The concept of transparency in the literaturep. 111
Transparency and accountabilityp. 111
Characteristics of transparencyp. 112
Aspects of transparency in the policy-making processp. 114
Indicators and measures in the literaturep. 116
General observationsp. 116
Siklos (2002)p. 117
Eijffinger and Geraats (2004)p. 117
Stasavage (2003)p. 118
de Haan and Amtenbrink (2003)p. 120
Comparison between measuresp. 121
Conclusionsp. 122
Indicators of Independence, Accountability, and Transparencyp. 124
Methodology for assessing central bank independencep. 124
General considerationsp. 124
The GMT (1991) indexp. 124
The Cukierman (1992) indexp. 126
Assessment procedure and samplingp. 127
Methodology for assessing central bank accountability and transparencyp. 127
General considerationsp. 132
Detailed index of accountabilityp. 136
Detailed index of transparencyp. 145
Global Trends in Central Bank Governancep. 151
Global trends in central bank independencep. 151
Central bank independence in the late 1980sp. 152
Central bank independence as of end-2003p. 152
Developments in central bank independence over timep. 159
Global trends in central bank accountability and transparencyp. 163
Accountability scoresp. 163
Transparency scoresp. 167
Relationships between independence, accountability, and transparencyp. 170
Accountability and transparencyp. 170
Accountability and independencep. 173
Transparency and independencep. 175
Additional considerationsp. 178
Conclusionsp. 178
Global trends in central bank governancep. 179
Trends by stages of economic development and regionsp. 179
Relative deficit of accountabilityp. 179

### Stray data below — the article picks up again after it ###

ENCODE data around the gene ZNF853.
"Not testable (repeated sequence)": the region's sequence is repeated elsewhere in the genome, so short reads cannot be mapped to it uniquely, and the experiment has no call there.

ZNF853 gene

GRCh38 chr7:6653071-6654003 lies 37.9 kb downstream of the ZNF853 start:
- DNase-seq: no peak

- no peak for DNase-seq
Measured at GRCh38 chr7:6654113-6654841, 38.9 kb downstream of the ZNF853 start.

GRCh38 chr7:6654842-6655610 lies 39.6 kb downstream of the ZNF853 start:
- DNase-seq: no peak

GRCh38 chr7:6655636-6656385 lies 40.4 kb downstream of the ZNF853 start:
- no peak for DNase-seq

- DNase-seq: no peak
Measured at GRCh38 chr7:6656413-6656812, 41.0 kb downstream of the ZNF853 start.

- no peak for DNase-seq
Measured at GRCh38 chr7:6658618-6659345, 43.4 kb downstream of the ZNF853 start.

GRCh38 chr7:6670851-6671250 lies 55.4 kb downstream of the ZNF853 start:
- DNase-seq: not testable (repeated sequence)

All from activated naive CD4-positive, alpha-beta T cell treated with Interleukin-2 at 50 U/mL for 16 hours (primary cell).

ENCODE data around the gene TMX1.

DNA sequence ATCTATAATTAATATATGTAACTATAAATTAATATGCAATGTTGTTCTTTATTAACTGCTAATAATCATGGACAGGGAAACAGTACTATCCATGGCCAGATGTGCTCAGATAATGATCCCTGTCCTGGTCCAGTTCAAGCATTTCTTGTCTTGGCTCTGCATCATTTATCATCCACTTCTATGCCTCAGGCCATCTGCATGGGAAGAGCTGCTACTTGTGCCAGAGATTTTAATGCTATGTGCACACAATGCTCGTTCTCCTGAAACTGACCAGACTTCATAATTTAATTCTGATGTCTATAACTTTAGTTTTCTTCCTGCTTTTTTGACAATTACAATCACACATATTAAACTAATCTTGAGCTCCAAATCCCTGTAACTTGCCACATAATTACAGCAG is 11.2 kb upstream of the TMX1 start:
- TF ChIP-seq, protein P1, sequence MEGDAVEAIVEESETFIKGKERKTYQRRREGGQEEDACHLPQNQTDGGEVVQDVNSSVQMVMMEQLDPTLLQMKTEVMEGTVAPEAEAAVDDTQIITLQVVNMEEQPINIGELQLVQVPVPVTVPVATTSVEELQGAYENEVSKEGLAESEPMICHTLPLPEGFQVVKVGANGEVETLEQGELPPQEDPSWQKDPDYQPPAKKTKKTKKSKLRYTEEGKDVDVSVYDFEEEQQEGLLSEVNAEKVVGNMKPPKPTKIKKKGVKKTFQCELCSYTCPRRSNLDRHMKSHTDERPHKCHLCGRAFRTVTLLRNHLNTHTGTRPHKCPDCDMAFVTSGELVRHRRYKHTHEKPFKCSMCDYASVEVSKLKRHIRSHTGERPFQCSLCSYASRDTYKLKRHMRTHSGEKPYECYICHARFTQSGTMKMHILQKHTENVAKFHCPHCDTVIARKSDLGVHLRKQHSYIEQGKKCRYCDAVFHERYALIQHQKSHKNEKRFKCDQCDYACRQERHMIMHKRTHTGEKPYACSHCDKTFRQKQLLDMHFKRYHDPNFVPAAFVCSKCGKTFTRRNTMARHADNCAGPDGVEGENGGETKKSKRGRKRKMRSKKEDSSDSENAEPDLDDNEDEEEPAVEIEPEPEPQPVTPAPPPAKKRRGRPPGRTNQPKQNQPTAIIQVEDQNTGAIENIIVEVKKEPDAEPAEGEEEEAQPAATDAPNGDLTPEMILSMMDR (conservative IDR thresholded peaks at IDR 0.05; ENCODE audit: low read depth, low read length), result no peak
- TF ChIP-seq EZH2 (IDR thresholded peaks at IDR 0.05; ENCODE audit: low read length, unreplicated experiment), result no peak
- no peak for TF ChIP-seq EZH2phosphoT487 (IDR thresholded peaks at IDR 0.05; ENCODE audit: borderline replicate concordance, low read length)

Relative deficit of transparencyp. 182
Appendices:p. 187
Independence: country samplep. 187
Independence: political scores for advanced economies (2003)p. 190
Independence: political scores for emerging markets (2003)p. 192
Independence: political scores for developing countries (2003)p. 194
Independence: economic scores for advanced economies (2003)p. 198
Independence: economic scores for emerging markets (2003)p. 200
Independence: economic scores for developing countries (2003)p. 202
Independence: evolution for GMT sample (late 1980s-2003)p. 206
Independence: evolution for Cukierman sample (late 1980s-2003)p. 208
Independence: Summary indices (late 1980s-2003)p. 213
Accountability database (2006)p. 220
Transparency database (2006)p. 224
Detailed governance scoresp. 228
Independence and Inflation Performance: New Empirical Evidencep. 232
Policy Lessons from Global Trendsp. 237
Overviewp. 237
Relationships between the pillars of central bank governancep. 238
Consensus viewsp. 241
Set price stability as one of the primary objectives of monetary policyp. 242
Curtail direct lending to governmentsp. 242
ensure full independence for setting the policy ratep. 243
ensure no government involvement involvement in policy formulationp. 243
ensure that accountability corresponds to the level of independencep. 244
ensure that transparency corresponds to the level of accountability and financial market deepeningp. 244
Role of central banks in financial supervisionp. 245
Theoretical considerationsp. 245
Survey of practicesp. 247
The way forwardp. 249
Sequencing of reformsp. 251
clarify objectives and establish basic instrument independencep. 252
establish the building block of accountabilityp. 254
strengthen further political independence, accountability, and transparencyp. 255
Referencesp. 256
Indexp. 264